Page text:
Blatand's known wife with that name. However it happened, Jared's quote,
from a source I hadn't previously seen, shows that it is not a modern error
as I had once assumed. And since it appears in association with peculiar
information that does not seem to derive from Saxo's account, It is possible
that the name Thyri in the source quoted by Jared betrays the existance of a
earlier lost m.s. source that perhaps did not survive the great Copenhagen
fire.

d) SAUMAESA or AESA the sempstress (a concubine). According to Heimskringla
(The Olaf Sagas, Laing's transl. XI p.12-13) the mother of Harald Blatand's
son Svein was a concubine. Jomsvikinga Saga (ed: Hollander, p.50-51) tells
us that her name was Saumaesa, or Aesa the sempstress, and that she was a
serving woman to whom Svein, the future king, was born following a brief
encounter with Harald Blatand. This seems to have been ca.960, and soon
afterwards the child was presented to king Harald who, with some reluctance,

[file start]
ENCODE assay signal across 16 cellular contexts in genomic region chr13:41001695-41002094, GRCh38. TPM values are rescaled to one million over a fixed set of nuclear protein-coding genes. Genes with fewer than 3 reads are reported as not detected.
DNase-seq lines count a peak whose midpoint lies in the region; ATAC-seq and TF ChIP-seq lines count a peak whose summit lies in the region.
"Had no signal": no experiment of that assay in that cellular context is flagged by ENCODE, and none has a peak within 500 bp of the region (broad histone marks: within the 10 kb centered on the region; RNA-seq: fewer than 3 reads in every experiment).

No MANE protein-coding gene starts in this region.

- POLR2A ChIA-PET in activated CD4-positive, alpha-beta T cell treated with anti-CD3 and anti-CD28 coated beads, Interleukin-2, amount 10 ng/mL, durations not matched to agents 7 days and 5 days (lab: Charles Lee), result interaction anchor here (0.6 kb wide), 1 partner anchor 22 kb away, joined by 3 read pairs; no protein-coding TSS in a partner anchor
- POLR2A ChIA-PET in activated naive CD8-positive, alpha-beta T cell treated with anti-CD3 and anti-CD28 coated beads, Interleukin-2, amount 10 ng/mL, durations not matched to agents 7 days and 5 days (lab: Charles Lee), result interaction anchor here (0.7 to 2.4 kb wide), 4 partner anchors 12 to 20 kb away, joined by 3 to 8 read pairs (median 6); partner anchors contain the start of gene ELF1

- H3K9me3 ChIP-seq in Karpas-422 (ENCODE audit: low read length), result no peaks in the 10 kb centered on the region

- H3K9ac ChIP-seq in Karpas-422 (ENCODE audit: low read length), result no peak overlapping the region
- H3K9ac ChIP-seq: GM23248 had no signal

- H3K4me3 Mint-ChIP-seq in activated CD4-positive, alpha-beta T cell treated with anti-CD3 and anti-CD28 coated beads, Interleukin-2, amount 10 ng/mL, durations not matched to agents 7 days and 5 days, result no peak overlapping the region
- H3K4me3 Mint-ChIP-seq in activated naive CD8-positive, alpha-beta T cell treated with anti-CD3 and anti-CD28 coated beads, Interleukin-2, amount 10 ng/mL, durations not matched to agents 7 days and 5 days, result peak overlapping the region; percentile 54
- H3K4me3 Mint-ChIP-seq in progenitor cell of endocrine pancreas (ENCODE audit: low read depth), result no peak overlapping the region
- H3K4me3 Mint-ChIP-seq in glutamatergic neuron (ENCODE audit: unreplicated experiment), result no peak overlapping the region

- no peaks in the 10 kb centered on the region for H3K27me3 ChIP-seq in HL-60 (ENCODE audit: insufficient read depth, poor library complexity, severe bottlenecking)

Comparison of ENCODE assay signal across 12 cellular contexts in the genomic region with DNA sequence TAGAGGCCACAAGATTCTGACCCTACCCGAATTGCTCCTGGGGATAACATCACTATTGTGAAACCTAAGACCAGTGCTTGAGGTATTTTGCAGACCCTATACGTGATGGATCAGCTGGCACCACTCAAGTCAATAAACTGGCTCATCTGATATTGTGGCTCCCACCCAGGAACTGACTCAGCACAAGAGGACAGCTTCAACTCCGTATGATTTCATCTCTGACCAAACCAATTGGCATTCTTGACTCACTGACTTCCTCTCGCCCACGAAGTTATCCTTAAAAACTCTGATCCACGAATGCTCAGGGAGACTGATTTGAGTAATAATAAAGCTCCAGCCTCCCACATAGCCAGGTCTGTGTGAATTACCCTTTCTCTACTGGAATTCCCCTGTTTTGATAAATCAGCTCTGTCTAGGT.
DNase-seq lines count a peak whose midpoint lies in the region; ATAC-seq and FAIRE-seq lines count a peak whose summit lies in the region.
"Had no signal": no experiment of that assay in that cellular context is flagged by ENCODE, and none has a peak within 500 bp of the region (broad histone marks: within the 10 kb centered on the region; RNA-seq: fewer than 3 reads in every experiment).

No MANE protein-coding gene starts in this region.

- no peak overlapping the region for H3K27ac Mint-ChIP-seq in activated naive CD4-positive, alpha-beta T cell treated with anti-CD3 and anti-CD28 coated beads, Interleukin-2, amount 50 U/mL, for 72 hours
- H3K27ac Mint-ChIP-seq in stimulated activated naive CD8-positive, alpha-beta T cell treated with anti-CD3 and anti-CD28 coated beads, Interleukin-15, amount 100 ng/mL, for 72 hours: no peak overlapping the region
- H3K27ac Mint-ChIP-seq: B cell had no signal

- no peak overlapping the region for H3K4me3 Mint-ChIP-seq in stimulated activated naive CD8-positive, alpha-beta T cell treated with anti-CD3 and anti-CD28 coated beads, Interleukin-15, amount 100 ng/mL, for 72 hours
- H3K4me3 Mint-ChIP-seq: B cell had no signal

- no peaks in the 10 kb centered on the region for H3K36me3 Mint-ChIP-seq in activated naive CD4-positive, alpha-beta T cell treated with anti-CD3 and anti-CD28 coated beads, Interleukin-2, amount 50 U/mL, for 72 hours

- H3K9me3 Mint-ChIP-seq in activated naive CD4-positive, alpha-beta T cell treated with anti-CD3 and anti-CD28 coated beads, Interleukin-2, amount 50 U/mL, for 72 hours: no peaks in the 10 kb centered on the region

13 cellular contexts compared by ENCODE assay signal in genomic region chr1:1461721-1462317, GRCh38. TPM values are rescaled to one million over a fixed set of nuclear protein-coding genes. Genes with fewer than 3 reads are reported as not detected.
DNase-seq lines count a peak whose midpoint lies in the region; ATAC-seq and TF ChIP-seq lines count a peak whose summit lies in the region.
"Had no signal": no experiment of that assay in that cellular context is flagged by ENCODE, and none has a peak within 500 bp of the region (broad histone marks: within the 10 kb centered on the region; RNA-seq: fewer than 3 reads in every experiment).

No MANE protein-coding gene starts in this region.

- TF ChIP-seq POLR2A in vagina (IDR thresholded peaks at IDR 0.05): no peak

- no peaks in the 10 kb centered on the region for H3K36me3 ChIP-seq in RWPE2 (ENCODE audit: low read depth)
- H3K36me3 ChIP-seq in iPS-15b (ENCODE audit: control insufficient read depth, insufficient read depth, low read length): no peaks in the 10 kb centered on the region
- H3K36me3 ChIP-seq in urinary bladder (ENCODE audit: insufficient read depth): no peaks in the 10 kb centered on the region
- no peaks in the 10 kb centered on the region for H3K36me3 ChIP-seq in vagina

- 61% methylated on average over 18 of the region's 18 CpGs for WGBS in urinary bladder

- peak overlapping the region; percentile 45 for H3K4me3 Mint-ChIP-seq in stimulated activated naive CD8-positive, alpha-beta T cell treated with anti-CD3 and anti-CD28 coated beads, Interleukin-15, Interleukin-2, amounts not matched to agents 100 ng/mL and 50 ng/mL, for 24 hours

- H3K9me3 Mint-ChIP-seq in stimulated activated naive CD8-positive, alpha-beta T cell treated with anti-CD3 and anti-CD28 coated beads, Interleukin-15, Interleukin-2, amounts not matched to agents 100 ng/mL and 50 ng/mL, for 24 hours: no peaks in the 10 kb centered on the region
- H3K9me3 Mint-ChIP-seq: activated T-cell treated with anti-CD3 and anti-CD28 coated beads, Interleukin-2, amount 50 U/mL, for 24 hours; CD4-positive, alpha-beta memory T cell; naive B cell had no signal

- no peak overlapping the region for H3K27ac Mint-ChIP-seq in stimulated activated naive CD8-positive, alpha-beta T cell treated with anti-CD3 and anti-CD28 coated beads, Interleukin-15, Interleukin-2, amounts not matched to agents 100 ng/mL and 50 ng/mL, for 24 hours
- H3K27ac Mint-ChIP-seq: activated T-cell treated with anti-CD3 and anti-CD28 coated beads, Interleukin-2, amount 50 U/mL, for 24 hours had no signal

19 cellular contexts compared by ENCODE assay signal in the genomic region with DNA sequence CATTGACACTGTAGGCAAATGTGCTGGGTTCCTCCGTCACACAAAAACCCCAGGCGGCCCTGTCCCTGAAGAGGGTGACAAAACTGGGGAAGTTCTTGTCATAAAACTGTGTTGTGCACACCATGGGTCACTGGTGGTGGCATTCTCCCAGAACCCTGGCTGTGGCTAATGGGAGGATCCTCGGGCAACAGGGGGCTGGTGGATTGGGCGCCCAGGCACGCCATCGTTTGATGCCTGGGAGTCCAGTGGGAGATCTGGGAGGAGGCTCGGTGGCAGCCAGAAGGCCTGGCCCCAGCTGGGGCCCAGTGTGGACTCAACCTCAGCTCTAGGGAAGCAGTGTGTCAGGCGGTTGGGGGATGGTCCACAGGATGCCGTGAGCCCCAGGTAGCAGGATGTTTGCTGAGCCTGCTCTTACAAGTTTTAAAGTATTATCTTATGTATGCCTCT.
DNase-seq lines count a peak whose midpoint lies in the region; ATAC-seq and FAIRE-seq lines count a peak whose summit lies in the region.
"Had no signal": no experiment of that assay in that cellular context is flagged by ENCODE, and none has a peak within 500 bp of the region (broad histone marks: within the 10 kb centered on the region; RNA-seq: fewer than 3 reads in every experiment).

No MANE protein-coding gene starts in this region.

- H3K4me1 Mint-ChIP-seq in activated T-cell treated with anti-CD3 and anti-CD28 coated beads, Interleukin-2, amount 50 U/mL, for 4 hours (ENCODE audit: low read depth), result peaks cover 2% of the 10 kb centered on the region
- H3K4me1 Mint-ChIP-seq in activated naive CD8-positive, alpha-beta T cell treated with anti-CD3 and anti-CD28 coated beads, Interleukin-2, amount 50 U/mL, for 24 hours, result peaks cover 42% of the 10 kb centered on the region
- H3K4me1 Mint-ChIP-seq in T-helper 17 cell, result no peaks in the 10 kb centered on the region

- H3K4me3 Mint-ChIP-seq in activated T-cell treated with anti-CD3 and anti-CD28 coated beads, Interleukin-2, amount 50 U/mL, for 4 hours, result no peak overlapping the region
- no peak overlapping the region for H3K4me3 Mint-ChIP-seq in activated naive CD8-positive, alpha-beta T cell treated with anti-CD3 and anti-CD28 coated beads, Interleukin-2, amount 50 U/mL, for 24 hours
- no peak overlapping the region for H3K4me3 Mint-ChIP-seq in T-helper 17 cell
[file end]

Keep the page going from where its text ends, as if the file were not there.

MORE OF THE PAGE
acknowledged the young Svein as his son. Nothing more seems to be known
about Harald's lowly concubine Aesa.

e) GUNNHILD wife of Harold son of Gorm (Adam of Bremen, Tschan's transl
[2:iii]: "Not long after [Harold's defeat by and submission to Otto] Harold
himself was baptized together with his wife, Gunnhild, and his little son,
whom our king [Otto] raised up from the sacred font and named Svein Otto".
Tschan's translation and Stewart Baldwin's interpretation of the original
Latin both, I think correctly, imply that Gunnhild, Harold's then wife, was
not the mother of the child Svein. Of course Gunnhild as Harald's queen
would have had to be present at this occasion even if not Svein's mother.
Arngrim Jonsson ("Rerum Danicarum Fragmenta"), says the same thing as Adam
but additionally states that Svein was illegitimate. We may reasonably guess
that Gunnhild was Harold's last wife, who being a Christian is singled out